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Homework Help: Optical absorption in Semiconductors

  1. Feb 19, 2008 #1

    Defennder

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    [SOLVED] Optical absorption in Semiconductors

    1. The problem statement, all variables and given/known data
    I'm doing a lab report on the optical absorption of semiconductors. More specifically it was to determine the bandgap values of the semiconductor samples. This is the experimental setup.

    http://img518.imageshack.us/img518/5184/apparatusgt4.png [Broken]


    One of the questions which was asked was why a chopped light source was used instead of a constant incident light source. I can't quite figure out why.



    3. The attempt at a solution

    I did some searching on the internet and found that chopping the light source allows one to convert a dc light signal into an ac (pulsed) signal, and the relevant ac signal can be extracted by using a locked-in amplifier. But I still don't understand why a dc light source can't be used instead.
     
    Last edited by a moderator: May 3, 2017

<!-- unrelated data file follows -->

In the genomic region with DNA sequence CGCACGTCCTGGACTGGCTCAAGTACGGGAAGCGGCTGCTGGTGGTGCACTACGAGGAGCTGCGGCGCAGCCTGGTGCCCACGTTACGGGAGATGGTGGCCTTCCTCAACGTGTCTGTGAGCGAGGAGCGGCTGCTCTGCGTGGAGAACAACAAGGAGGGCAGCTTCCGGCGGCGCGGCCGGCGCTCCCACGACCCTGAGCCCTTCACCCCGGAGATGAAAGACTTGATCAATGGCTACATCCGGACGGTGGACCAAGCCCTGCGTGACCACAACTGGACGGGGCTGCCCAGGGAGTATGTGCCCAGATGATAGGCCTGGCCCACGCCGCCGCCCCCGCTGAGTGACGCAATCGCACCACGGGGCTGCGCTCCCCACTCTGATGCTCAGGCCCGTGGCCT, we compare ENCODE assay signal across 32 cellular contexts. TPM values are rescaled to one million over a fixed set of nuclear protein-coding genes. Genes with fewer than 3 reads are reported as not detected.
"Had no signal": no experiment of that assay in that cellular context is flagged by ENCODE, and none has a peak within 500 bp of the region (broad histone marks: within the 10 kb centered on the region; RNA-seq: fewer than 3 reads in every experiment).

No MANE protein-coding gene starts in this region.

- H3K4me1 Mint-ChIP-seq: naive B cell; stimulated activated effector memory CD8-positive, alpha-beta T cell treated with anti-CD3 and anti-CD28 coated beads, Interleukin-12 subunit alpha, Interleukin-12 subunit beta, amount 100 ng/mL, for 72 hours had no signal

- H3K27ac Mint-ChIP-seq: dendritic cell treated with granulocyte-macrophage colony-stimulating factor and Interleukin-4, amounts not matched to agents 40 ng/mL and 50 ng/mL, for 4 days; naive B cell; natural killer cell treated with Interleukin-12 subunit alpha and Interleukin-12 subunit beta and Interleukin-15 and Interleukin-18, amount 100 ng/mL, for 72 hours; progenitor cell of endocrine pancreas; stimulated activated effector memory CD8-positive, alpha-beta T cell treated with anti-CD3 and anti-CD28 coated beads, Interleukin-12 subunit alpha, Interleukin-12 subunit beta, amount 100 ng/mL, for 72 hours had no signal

2. jcsd
  3. Feb 19, 2008 #2

    mgb_phys

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    You are trying to measure small changes in a light level due to absorption in the sample.
    But you are also measuring changes in the brightness of the source and the response of the detector, a chopper lets you take these out.

    By using a chopper you are taking the ratio of the signal with the light present and the light blocked a very short time before, any variations in the system slower than the chopper frequency are automatically removed.
    You normally pick a chopper frequency at least 10-20x faster than any inteference you suspect - such as 60Hz line noise.
     
  4. Feb 19, 2008 #3

    Defennder

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    Is the change in brightness of the light source caused by optical absorption of the semiconductor when the frequency of the source approaches the bandgap value of the semiconductor?
     
  5. Feb 20, 2008 #4

    mgb_phys

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    the change in brightness of the detected light is caused by interactions between the light and the semiconductor.
    Changes in brightness of the source you try and avoid - there will be some just because lamps aren't perfect.
     
  6. Feb 24, 2008 #5

    Defennder

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    I see, thanks a lot for your help.
     
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